Podcast Script – “The Good, the Bad, and the Selfie”

In my assignment for my creative writing for new media class I incorporated elements from media studies, creative writing, and psychology to answer a burning question of mine.

I remember when selfies were at the dawn of their existence hearing all sorts of rumours about how they foster narcissism and vanity. I remember believing all they hype too. It made perfect sense to me that having a device built to let you look at yourself and store infinite images of you would come with consequences.

They frenzy has since died down and selfies are now as much a part of our lives as white bread. But when our Creative Writing for New Media class was assigned two readings on the matter, they reminded me of my past concern. The two articles each argued for and against selfies and our addiction to our mobile phones. This was my starting point for the Podcast Script I wrote for the class.

The assignment was to interview three people and include those clips in the script, weaving them together using narration, sound effects, and music. First I interviewed two of my friends who I thought landed at either end of the selfie spectrum; one flooding her feed with photos, the other only the occasional snap.


For my third interview I was fortunate enough to have somewhat of an expert at my disposal. I asked my psychology professor for her take on what selfies might mean for our behaviour and our biology, to answer the questions that had been festering in my mind for years.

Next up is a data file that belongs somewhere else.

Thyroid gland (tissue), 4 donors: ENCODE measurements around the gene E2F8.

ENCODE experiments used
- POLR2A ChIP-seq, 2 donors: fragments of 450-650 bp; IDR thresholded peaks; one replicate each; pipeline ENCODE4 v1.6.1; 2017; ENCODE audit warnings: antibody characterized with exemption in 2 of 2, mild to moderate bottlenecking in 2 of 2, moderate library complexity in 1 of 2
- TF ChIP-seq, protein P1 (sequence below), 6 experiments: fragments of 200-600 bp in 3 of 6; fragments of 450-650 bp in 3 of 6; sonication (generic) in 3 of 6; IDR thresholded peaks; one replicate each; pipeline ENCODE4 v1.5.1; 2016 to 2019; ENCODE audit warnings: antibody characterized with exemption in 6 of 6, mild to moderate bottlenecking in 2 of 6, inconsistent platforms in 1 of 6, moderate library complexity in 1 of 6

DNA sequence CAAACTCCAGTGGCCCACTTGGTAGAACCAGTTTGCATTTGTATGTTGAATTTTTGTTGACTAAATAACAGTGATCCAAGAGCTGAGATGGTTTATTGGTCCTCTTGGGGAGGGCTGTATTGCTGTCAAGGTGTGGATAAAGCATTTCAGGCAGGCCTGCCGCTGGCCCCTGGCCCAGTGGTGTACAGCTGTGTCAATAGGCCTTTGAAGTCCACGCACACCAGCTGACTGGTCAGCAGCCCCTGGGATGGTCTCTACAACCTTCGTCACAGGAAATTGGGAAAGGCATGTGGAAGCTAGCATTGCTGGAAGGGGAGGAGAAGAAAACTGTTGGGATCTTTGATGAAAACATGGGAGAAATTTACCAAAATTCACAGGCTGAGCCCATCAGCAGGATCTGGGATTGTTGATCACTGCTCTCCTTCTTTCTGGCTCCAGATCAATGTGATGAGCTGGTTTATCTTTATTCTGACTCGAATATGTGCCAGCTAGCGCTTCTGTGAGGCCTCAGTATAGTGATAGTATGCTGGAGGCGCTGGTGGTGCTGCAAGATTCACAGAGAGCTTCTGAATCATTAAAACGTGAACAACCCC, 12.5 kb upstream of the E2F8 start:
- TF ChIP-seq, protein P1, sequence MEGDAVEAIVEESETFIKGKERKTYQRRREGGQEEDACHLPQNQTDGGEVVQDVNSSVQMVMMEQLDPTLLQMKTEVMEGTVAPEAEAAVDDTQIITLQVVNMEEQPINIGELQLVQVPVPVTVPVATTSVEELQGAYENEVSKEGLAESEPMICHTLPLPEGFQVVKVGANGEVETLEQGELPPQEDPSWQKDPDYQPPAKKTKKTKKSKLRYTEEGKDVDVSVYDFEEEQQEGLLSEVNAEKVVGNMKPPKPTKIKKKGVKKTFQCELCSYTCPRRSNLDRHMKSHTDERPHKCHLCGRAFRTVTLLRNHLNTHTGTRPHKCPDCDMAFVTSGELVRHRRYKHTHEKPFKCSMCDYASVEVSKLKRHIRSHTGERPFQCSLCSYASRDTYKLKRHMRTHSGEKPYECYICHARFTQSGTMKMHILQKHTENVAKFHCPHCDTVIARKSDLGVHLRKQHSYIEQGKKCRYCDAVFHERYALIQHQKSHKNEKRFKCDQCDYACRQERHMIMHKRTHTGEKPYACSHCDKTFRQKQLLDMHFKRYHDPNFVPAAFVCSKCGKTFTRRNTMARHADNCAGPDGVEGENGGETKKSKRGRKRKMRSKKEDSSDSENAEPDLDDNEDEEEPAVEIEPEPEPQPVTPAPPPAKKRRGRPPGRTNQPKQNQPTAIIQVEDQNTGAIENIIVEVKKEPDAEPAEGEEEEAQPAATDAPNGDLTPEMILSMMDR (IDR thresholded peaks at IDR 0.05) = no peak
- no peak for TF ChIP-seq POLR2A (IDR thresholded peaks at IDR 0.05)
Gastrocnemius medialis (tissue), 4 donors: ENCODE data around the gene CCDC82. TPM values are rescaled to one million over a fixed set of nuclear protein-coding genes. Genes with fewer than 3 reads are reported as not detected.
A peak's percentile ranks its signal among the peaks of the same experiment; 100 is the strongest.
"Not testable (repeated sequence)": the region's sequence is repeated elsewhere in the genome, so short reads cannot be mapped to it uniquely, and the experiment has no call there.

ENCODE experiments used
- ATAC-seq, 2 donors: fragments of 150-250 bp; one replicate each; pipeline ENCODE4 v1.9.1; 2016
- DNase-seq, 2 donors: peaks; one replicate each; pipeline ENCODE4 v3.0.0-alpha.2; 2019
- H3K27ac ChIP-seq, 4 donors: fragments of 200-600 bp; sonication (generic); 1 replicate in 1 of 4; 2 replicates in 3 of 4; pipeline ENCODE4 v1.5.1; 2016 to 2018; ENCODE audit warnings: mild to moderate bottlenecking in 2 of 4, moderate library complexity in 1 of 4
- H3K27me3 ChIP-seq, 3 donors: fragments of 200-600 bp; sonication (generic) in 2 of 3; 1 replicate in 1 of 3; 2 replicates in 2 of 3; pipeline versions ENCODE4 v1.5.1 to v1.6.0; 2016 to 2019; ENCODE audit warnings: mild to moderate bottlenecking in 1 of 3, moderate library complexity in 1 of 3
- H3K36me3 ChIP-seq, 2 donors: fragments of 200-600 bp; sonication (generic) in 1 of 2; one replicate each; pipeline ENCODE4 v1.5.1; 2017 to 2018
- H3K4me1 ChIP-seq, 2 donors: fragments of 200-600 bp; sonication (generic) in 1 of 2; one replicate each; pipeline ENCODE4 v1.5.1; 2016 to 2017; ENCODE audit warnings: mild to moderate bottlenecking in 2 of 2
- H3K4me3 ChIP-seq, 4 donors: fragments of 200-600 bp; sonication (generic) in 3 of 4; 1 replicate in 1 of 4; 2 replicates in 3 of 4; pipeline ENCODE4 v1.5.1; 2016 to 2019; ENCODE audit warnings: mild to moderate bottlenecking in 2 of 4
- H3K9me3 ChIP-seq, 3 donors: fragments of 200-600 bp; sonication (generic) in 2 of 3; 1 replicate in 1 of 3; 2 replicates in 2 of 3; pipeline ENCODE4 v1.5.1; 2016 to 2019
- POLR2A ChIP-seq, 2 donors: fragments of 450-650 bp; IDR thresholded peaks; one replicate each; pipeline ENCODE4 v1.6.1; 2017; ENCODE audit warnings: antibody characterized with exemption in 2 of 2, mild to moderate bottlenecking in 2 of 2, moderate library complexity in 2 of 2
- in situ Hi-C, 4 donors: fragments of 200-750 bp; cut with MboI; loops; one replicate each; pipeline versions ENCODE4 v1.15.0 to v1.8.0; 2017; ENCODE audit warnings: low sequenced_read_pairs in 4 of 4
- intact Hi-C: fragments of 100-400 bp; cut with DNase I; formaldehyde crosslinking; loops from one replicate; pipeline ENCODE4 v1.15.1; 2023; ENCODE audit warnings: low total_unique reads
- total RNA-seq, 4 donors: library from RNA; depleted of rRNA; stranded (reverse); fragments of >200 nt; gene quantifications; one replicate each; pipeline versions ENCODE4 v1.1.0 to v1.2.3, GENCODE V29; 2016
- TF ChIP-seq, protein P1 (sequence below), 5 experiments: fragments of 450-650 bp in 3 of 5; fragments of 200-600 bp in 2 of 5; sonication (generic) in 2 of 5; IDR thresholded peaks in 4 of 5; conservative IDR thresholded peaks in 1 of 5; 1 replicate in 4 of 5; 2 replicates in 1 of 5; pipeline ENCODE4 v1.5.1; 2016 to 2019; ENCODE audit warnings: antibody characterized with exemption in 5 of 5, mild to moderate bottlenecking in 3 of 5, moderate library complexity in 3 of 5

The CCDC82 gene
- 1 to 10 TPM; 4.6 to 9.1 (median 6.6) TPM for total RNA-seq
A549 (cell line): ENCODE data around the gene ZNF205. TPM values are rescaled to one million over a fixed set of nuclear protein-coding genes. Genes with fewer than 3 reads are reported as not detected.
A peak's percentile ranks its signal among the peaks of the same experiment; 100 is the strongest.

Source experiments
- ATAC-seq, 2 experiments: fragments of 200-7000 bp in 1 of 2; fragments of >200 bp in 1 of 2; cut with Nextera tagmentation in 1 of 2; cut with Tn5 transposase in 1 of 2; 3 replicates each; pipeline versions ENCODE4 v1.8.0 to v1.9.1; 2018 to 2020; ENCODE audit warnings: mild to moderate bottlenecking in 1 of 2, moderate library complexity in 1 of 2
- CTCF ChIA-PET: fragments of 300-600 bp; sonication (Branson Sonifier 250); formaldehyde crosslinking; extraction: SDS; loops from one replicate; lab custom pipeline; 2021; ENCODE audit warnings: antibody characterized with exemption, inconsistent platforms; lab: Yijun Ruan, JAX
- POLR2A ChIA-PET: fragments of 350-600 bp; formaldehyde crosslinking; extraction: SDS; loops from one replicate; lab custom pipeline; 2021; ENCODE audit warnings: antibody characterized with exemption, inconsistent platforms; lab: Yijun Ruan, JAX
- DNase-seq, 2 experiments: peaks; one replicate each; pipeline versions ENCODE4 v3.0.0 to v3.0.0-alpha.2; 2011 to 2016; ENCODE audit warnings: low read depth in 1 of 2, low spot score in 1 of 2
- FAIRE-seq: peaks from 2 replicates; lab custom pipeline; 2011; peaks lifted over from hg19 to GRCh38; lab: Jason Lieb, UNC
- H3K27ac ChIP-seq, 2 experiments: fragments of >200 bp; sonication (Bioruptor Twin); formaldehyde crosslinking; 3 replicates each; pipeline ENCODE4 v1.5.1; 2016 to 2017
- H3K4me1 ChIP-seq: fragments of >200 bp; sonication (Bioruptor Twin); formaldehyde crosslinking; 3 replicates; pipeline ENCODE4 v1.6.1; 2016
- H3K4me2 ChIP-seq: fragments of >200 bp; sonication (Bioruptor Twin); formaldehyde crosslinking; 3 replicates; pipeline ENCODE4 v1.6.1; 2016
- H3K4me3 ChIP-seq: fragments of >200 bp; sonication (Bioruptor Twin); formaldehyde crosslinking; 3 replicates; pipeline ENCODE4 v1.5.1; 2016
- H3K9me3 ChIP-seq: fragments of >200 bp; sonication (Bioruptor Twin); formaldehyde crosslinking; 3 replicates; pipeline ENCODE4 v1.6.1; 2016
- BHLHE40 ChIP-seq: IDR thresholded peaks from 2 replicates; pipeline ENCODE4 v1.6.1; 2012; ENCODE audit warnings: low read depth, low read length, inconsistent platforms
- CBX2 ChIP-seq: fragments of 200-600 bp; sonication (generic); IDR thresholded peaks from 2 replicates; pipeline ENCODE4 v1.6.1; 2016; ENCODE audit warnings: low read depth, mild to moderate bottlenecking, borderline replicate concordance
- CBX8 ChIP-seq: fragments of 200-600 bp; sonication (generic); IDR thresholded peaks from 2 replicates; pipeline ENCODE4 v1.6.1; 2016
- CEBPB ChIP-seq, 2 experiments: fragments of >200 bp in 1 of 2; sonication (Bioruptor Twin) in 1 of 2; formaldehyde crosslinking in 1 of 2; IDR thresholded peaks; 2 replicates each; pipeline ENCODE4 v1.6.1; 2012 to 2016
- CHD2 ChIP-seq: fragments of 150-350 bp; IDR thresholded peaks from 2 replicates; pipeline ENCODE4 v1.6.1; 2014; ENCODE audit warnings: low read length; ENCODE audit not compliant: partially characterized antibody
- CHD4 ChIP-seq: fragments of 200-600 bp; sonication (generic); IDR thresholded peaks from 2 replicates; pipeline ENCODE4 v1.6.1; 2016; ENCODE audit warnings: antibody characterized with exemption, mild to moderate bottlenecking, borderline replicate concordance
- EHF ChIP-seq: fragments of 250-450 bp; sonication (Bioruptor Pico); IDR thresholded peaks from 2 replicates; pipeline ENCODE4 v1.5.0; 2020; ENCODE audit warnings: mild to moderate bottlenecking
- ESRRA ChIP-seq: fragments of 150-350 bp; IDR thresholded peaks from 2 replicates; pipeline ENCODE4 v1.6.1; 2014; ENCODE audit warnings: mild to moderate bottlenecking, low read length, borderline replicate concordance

I came away from these interviews with more material than I knew what to do with and more questions than I'd gone in with. My challenge became taking what I had, three stellar interviews over 15 minutes long each, and picking out the best parts to feature in my script to support my argument.

I was luck enough to speak to some very insightful people who did answer my burning question of whether or not Selfies are evil. You can read the finished product here.

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Learning Significance

  1. This project presented me with a challenge that will continue to resurface over the course of my career: the interview. I prepared a lot for each interview, listened intently when my interviewees were talking, scribbled down notes to myself, and followed the course of the conversation when it deviated from my plan. Ellen makes it look so easy.